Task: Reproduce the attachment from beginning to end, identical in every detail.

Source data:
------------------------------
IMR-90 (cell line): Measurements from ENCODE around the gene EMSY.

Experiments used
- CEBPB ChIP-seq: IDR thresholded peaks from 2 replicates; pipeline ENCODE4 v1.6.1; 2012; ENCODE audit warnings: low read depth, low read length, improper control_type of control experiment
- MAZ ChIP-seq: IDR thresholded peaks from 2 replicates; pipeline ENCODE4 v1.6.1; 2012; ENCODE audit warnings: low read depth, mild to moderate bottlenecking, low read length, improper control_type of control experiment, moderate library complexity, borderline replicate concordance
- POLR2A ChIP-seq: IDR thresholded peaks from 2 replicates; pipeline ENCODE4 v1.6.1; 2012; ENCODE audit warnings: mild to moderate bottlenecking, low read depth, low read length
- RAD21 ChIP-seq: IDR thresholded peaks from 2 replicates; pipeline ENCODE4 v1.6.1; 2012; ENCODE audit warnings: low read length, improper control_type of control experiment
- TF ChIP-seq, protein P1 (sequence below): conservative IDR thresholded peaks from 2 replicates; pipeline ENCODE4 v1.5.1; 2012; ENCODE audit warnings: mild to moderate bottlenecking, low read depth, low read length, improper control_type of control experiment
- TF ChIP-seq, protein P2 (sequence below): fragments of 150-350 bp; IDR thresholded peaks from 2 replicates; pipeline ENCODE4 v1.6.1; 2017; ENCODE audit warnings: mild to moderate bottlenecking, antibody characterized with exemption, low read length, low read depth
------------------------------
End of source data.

IMR-90 (cell line): Measurements from ENCODE around the gene EMSY.

Experiments used
- CEBPB ChIP-seq: IDR thresholded peaks from 2 replicates; pipeline ENCODE4 v1.6.1; 2012; ENCODE audit warnings: low read depth, low read length, improper control_type of control experiment
- MAZ ChIP-seq: IDR thresholded peaks from 2 replicates; pipeline ENCODE4 v1.6.1; 2012; ENCODE audit warnings: low read depth, mild to moderate bottlenecking, low read length, improper control_type of control experiment, moderate library complexity, borderline replicate concordance
- POLR2A ChIP-seq: IDR thresholded peaks from 2 replicates; pipeline ENCODE4 v1.6.1; 2012; ENCODE audit warnings: mild to moderate bottlenecking, low read depth, low read length
- RAD21 ChIP-seq: IDR thresholded peaks from 2 replicates; pipeline ENCODE4 v1.6.1; 2012; ENCODE audit warnings: low read length, improper control_type of control experiment
- TF ChIP-seq, protein P1 (sequence below): conservative IDR thresholded peaks from 2 replicates; pipeline ENCODE4 v1.5.1; 2012; ENCODE audit warnings: mild to moderate bottlenecking, low read depth, low read length, improper control_type of control experiment
- TF ChIP-seq, protein P2 (sequence below): fragments of 150-350 bp; IDR thresholded peaks from 2 replicates; pipeline ENCODE4 v1.6.1; 2017; ENCODE audit warnings: mild to moderate bottlenecking, antibody characterized with exemption, low read length, low read depth